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Jessica Chastain, Ava DuVernay Call Out ‘Game of Thrones’ for Treatment of Women

UPDATED: After last Sunday’s episode of “Game of Thrones,” Jessica Chastain criticized the show for using the rape and torture that Sophie Turner’s character, Sansa Stark, endured in previous seasons as the reasons for her strength and cunning.

“Rape is not a tool to make a character stronger. A woman doesn’t need to be victimized in order to become a butterfly. The little bird was always a Phoenix. Her prevailing strength is solely because of her. And her alone,” the actress wrote.

Turner plays the “Dark Phoenix” in Disney-Fox’s upcoming X-Men film, which co-stars Chastain.

Throughout the eight seasons of “Game of Thrones,” Sansa has undergone a massive transformation, just like every character. She went from the princess of Winterfell asking to be wed to Prince Joffrey, to the strategic ruler of her family’s house. However, the motivation explaining her rise to power in the previous episode, “The Last of the Starks,” left some viewers, like Chastain, unhappy.

Following the chaotic Battle of Winterfell, the surviving characters celebrated with a night of drinking and merriment, and Sansa reunited with the Hound, the fierce warrior who briefly protected her when she was trapped in King’s Landing with the Lannisters. The Hound remarked that when he first met Sansa, she couldn’t look at him, and he had since heard she was “broken in rough” by Littlefinger and Ramsay Bolton. In Season 5, the manipulative Littlefinger brokered a marriage between Sansa and Ramsay, the psychotic usurper of Winterfell who raped her multiple times.

“You’ve changed, little bird,” he said.

“Without Littlefinger and Ramsay and the rest, I would’ve stayed a little bird all my life,” she replied.

Some “Thrones” fans believe the lack of female writers and directors led to the unsatisfying depiction of Sansa as a survivor of sexual assault. In the entire run of HBO’s series, only one female director has been brought on, Michelle MacLaren, who helmed four episodes, the last of which was in 2014. Jane Espenson, Vanessa Taylor and Gursimran Sandhu are the only female writers, contributing to nine episodes total.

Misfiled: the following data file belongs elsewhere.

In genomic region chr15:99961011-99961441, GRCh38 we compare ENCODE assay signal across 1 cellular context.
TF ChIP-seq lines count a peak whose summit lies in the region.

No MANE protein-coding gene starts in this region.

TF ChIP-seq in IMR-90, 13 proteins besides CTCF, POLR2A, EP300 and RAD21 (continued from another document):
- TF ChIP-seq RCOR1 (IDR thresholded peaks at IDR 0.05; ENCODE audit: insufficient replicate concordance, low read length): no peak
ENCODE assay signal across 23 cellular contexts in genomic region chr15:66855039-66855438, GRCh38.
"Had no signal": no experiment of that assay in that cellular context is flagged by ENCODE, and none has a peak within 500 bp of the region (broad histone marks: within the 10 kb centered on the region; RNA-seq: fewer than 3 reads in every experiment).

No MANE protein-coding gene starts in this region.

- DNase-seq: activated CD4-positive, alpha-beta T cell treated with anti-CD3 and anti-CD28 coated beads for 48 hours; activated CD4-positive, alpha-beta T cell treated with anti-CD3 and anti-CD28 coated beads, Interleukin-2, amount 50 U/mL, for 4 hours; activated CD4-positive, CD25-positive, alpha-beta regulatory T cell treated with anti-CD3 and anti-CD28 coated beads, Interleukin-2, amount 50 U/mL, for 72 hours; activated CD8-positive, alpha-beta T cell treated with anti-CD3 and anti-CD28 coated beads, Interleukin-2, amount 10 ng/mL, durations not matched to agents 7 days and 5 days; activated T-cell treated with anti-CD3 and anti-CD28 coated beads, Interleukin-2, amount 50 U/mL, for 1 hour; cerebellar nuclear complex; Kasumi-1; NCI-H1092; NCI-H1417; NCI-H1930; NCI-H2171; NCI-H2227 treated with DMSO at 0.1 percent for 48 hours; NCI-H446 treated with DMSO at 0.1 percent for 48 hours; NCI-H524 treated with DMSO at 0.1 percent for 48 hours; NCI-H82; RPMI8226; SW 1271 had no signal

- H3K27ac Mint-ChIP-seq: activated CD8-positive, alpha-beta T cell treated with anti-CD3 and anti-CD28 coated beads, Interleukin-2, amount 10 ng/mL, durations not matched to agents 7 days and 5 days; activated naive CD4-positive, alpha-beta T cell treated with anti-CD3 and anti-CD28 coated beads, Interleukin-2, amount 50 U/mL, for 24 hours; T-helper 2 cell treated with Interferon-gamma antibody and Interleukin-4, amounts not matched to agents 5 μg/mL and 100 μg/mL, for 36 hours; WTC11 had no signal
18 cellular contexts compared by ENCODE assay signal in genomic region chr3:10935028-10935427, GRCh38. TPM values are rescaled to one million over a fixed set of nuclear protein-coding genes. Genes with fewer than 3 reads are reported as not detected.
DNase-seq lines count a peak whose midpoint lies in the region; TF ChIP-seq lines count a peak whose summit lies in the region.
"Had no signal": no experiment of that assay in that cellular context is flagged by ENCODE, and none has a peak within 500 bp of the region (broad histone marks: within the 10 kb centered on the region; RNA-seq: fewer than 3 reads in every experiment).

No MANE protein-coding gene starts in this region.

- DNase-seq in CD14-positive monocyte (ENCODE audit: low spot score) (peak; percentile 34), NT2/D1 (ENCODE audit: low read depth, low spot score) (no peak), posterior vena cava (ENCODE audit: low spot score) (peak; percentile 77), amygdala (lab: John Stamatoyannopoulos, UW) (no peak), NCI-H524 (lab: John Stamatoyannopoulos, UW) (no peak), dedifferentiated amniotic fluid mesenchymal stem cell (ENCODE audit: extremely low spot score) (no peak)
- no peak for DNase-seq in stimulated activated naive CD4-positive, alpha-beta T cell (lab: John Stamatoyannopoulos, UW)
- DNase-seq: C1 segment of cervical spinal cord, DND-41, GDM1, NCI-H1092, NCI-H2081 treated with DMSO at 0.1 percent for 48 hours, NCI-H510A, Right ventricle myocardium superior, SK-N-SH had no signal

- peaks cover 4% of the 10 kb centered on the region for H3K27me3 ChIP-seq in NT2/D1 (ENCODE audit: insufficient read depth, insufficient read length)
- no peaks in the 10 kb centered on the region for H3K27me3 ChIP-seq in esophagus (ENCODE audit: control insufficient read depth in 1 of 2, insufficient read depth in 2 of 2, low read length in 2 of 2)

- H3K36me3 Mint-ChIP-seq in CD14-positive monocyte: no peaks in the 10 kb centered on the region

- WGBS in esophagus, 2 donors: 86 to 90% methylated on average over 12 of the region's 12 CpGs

The same episode saw the death of the only woman of color on the show, Missandei, at the hands of Queen Cersei. Daenerys rescued the former slave from her master in Essos, and Missandei quickly became the Targaryen queen’s most trusted confidant. Sadly, she was put in chains once more and used as a bargaining chip by Cersei to force Daenerys to abandon her attack. The Mountain executed Missandei, and her body fell to the ground in front her friends, allies and lover, Grey Worm. The shocking death and objectification of a female character once again drew ire from viewers, including director Ava DuVernay.

The episode ends on a shot of Daenerys outraged at the death of her friend, and a major battle between her forces and Cersei’s appears to take place in the series’ penultimate episode next Sunday. Two female leaders will duke it out for the Iron Throne, but will either of them actually take it by the end of the show? HBO may have trouble tying up loose ends and appeasing the millions of fans around the world as the series ends this month.

Correction: An earlier version of this story neglected to list Gursimran Sandhu as one of “Game of Thrones'” female writers. 

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